We’re firmly in the second half of our abbreviated Spring Term now, and everyone is….looking ahead, anxiously. Looking ahead to the end of the term, yes, but also, increasingly, looking ahead to the summer and to next year.
I’ve spend much of my time this week getting a handle on the research funding situation for the student grants programs I oversee. Who’s still doing research? Who lost their opportunity? Who’s eligible to defer funding to next year? What might that process look like? And who, without that experience, finds themselves in a precarious financial situation, now that the summer income they banked on no longer exists?
In a similar vein, I’ve spent a lot of time thinking through how to train and mentor new undergraduate researchers in the art and science of research….remotely. So much of that first research experience (and beyond, too!) relies on ready access to your research mentor — popping down the hall to ask questions, working side-by-side in the lab, impromptu whiteboard sketching sessions. How do I replicate that when we’re all just boxes on a screen? How do I encourage students to “bug” me with their questions? How do I mimic the side-by-side work sessions in a way that feels natural? In short, how do I make sure students don’t fall through the cracks?
This last bit was one of the main points of discussion earlier this week in a meeting of the research cohort program I direct. I asked the students, “who feels comfortable going to a professor’s office hours to ask for help?” (they all were), then pointed out that seeking help from your research mentor is largely the same thing, except it’s like your research mentor has office hours all day long, just for you. Hopefully that sticks in their minds.
I’m thinking about engagement in my course, too — how to reach those who are not engaging with the material/their classmates, and how to incentivize engagement generally. I spent some time earlier this week creating Moodle badges, which seems like a small gesture but one that I’m willing to try. I have a badge each week that’s automatically awarded if they check off all of that week’s activities by Sunday night (of the following week). I have a badge for “attendance” (awarded to those who show up to EVERYTHING), badges for asking good questions and making astute observations, a teamwork badge, and a “helper” badge for anyone who helps out a classmate on Slack. These roughly correspond to the engagement I’d like to see in the class. We’ll see if that moves the needle at all.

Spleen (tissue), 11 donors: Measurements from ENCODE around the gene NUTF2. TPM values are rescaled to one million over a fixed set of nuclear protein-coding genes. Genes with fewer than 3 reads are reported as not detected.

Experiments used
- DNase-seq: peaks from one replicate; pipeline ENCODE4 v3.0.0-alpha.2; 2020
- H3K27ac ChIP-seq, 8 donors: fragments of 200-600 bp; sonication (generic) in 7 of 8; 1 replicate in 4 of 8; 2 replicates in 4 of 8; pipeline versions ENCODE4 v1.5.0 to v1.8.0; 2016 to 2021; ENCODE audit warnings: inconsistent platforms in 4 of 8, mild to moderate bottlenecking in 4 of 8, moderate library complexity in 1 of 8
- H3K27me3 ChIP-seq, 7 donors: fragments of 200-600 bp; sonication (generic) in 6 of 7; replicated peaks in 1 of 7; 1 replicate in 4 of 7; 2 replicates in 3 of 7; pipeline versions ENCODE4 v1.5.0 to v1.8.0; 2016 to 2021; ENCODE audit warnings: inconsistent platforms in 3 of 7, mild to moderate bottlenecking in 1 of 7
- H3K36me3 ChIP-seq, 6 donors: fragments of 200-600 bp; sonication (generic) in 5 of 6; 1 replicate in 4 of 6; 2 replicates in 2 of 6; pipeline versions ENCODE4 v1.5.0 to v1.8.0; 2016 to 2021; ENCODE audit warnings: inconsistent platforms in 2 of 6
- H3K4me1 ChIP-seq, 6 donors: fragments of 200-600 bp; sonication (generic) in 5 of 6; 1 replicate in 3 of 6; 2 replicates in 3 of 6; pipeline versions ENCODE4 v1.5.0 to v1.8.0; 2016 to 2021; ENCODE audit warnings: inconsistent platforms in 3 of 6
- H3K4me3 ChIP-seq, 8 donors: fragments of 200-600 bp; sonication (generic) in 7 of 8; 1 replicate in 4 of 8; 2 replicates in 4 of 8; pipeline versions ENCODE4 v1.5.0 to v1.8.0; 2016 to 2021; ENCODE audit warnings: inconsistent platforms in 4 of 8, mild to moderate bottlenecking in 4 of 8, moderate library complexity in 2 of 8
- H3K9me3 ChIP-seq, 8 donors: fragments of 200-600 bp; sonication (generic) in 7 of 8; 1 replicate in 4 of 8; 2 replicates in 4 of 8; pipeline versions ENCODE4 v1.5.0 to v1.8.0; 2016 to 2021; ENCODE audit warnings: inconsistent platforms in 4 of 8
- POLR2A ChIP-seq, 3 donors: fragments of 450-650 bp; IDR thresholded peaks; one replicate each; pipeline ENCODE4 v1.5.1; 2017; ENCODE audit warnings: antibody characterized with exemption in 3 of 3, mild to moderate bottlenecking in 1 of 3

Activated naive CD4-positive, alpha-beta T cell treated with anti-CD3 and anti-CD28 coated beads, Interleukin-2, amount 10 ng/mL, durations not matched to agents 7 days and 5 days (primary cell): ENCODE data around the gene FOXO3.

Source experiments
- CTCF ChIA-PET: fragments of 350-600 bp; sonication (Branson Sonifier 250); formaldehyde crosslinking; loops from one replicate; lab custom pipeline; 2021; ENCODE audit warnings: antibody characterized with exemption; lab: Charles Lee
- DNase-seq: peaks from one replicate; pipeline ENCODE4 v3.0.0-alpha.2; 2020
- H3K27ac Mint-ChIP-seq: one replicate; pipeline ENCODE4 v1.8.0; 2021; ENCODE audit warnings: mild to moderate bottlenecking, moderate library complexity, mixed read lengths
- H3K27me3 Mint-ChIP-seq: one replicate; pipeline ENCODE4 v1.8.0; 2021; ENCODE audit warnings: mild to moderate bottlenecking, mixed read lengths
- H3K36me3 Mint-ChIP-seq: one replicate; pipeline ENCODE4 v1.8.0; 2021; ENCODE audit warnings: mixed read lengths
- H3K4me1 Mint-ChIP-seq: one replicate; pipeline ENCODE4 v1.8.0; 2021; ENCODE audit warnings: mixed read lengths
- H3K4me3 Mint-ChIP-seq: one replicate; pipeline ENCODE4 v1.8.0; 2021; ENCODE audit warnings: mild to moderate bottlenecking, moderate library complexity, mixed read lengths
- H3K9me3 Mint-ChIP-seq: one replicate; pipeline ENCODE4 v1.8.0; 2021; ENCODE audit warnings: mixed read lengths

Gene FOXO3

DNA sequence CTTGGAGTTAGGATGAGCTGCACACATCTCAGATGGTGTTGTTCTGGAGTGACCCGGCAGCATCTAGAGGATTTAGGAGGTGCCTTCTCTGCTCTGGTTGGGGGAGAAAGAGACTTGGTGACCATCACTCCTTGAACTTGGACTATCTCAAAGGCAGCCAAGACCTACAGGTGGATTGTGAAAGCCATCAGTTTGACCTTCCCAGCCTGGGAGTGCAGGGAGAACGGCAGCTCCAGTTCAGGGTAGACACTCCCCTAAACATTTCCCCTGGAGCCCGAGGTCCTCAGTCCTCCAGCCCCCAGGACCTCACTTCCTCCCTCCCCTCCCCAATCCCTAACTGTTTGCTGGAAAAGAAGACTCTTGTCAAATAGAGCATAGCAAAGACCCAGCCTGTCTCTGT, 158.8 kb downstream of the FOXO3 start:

Of course, the big question on everyone’s mind is “what happens in the fall?” (And beyond, because to think we’ll be back to any sort of “normal” anytime soon is…wishful thinking.) To that end, I’m already thinking ahead to what the elective I’m teaching, Computer Networks, should look like. How do I replicate the hands-on, exploration-heavy nature of that course if we’re partially or completely online? How do I best engage students in such a complex subject under still-unfamiliar-to-us learning conditions? I’ve already decided to forgo my usual tried-and-true textbook in favor of a freely-available, open-sourced, online textbook, which, because of the way it’s organized, forces me to radically redesign the course. I’ll have to think hard about what’s really fundamental content, and be comfortable with scrapping the rest. And I’m excited to try out a set of assignments that I first heard about at SIGCSE a few years back, which never quite fit into the way I taught the course — but is a much better fit with this other textbook.
As the term winds down, and as we head exhaustedly into summer, I’ll continue to look for ways to keep engagement — of those around me and of myself — alive and sustained. I’ll continue to encourage self-care to those around me — and to remind myself to do so, too. And I’ll do whatever I can to end this term on as much of a high note as possible.